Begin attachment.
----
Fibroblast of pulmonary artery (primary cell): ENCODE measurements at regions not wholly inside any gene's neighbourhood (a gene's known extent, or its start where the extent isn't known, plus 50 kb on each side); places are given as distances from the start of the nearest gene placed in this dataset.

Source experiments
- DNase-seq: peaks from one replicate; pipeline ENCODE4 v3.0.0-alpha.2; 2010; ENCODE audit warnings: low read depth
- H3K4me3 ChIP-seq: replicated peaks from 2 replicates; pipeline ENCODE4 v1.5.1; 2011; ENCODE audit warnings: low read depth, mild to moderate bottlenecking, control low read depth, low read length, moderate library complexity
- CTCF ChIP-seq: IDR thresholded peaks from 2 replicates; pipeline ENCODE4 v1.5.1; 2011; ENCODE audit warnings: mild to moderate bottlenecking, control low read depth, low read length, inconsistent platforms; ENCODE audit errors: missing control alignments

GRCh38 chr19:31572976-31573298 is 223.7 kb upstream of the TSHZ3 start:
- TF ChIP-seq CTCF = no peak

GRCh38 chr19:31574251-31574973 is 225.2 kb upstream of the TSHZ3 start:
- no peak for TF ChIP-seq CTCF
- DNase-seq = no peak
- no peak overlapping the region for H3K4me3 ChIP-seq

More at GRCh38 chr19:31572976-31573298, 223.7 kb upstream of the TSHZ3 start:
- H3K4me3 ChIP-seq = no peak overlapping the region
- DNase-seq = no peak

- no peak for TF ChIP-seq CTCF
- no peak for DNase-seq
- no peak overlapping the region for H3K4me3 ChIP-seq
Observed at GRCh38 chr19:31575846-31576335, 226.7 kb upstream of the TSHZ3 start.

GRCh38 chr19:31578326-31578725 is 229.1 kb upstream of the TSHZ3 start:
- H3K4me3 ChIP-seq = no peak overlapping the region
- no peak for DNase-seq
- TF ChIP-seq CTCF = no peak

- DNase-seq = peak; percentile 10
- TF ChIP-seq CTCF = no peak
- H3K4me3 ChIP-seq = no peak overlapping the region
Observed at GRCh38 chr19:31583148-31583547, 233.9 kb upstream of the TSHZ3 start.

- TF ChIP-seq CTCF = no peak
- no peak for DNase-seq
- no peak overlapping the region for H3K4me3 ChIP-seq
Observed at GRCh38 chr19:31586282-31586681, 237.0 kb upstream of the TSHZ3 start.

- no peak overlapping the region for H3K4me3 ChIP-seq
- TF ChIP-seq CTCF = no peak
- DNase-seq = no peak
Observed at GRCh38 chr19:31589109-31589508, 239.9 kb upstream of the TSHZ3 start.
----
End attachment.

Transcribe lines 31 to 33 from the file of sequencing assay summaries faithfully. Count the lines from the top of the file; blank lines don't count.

- no peak overlapping the region for H3K4me3 ChIP-seq
- TF ChIP-seq CTCF = no peak
- DNase-seq = no peak